Skip to main content

Agricultural Agencies Form Team To Boost Rural Development

By:
Karen Meisenheimer

Source:
Elizabeth Bolton (352) 392-1987

BRANFORD—While most of Florida enjoys record growth, local leaders in rural communities are trying to reverse a decade of decline and boost economic recovery with help from the U.S. Department of Agriculture and the University of Florida.

For the first time, four agencies from USDA and UF’s Institute of Food and Agricultural Sciences have combined forces to help foster rural development in the state, initiating Team USDA.

The combined resources of funding, education and networking available through Team USDA are being offered to two communities in North Central Florida in pilot projects that include ecotourism and a business development center, said UF’s Elizabeth Bolton, an expert in leadership development.

“Times are hard for so many small agricultural businesses in Florida,” Bolton said. “What is there for people to do? What kind of jobs are available? These two communities are working to come up with solutions and Team USDA can be a viable resource for them.”

The four USDA agencies include Rural Development, Farm Service, Forest Service and Natural Resource Conservation Service — all actively involved in economic development. Madison County and the town of Branford were selected for the initial projects because they met specific criteria, Bolton said.

“It was important that the communities showed strong leadership and a tangible commitment to economic development,” she said. “Both Madison and Branford were already involved in strategic planning that included a very strong interest in protecting their natural reSources.”

Despite its pristine location along the Suwannee River, Branford has struggled economically due to the decline in farming opportunities. Community leaders plan to promote ecotourism through a newly completed nature trail that will highlight the river and the area’s unspoiled surroundings.

The Suwannee River Greenway at Branford is a four-mile recreational trail along the abandoned railroad corridor in downtown Branford. It is the first of many trails planned for Greenway 2000, a program initiated in 1995 by citizens, businesses and government agencies in North Central Florida to explore ways to better utilize the area’s public conservation lands.

“This project will greatly enhance the town of Branford both aesthetically and economically,” said Doug Ulmer, coordinator for the Suwannee River Resource Conservation and Development Council.

The greenway project will create a park-like environment in the downtown area, linking it to the river and connecting Branford to Suwannee County’s Little River Springs Park, Ulmer said. Plans also include new nature trails and camping sites.

Through Team USDA, the Branford community could tap into resources that include grant money for signage, new structures or parking lots. Educational programs are available to help businesses sustain and grow. Small business loans are possible for entrepreneurs creating new businesses or fixing up old ones along the trail, USDA officials said.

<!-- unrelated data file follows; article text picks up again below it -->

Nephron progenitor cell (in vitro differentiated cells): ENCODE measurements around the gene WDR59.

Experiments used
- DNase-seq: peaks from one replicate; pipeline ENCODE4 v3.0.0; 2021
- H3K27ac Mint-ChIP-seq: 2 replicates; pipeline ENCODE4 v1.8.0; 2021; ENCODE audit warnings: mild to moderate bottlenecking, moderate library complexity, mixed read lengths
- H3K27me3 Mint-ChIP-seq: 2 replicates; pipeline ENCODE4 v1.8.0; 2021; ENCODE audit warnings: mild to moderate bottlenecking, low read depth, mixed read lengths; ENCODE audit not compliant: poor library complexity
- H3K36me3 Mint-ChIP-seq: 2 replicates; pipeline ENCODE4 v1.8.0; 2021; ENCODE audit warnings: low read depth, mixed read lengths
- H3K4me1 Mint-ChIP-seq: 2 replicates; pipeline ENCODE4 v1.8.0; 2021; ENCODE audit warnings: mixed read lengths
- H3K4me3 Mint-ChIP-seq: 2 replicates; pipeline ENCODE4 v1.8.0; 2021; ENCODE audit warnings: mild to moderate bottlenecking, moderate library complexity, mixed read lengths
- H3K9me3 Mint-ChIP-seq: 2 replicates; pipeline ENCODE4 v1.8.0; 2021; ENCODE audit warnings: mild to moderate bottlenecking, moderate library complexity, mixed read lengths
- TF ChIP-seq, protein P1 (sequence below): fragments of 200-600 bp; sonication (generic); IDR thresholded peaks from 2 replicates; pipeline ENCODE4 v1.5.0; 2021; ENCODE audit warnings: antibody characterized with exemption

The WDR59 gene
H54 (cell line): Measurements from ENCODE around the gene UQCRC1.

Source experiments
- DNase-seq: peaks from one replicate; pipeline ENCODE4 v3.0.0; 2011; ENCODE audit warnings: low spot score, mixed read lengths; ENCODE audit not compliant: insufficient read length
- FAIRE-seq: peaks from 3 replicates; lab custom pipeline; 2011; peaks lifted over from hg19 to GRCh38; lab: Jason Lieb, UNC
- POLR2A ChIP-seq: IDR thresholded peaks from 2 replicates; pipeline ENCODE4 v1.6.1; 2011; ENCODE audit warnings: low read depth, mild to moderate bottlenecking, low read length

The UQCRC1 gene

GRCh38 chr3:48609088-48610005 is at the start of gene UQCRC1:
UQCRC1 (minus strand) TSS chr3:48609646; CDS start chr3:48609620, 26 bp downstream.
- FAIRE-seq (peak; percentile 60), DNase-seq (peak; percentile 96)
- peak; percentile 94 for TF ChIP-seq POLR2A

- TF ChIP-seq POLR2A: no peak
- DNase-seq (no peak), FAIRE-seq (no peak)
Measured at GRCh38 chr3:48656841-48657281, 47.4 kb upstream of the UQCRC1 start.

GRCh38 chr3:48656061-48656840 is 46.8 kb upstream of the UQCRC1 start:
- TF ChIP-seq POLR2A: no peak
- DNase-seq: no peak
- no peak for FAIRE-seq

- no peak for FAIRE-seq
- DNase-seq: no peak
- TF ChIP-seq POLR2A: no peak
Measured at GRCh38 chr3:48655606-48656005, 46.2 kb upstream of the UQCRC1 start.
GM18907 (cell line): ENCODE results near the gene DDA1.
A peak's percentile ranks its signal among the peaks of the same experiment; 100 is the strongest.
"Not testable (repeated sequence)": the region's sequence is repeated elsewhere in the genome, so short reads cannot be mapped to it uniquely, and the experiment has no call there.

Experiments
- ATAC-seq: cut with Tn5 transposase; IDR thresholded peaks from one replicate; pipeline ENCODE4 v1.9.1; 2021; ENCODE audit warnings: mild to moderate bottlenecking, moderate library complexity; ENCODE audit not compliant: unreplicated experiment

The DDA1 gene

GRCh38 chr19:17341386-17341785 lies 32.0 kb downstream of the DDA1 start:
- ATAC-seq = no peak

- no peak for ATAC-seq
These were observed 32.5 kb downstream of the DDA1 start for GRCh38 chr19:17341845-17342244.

Greenway organizers anticipate that the trail will attract enterprises such as bed and breakfasts, bike shops, retail outlets and restaurants.

A rural community 20 miles east of Tallahassee with a population of 18,000, Madison County was one of the state’s top producers of soybeans. With the decline of row crop agriculture in the area, the county’s production land dropped from 75,000 acres to about 25,000 acres in the last 15 years, said Jim Fletcher, county extension director for Madison.

The decline of agricultural dollars has forced farmers and supporting businesses to adopt alternative strategies.

“The county had to come up with ways to help remaining businesses grow and prosper,” he said. “And help new businesses through the critical startup period when most small businesses fail.”

Through the UF cooperative extension service, a community leadership program was developed that led to the birth of Vision 2010, a grass roots organization of concerned citizens working toward the development of the county. Educational programs for small businesses were also developed.

What community leaders hope to create next is a “one-stop shopping center” for local businesses.

“Currently, there is no central place for entrepreneurs to go to seek information on doing business,” Fletcher said. “A business resource center would provide information to the local business owner.

“Whether it’s the need for forms, accessing the Internet or finding what the requirements are for the business to operate in the county,” he said, “the local agencies feel this center is deeply needed and would be a huge success.”

Both communities have received encouraging words from representatives of Team USDA. Funding from grants and loans is very appropriate for these two projects, said Ron Whitfield, director for the USDA Rural Development office in Gainesville.

“These are very viable projects and very appropriate for Rural Development funds,” Whitfield said. “The counties need to prioritize what’s needed year By year and maybe tailor some things the right way to be eligible for RD grants. But I think they can get enough of the pieces together and get the right people interested. It can be done.”

-30-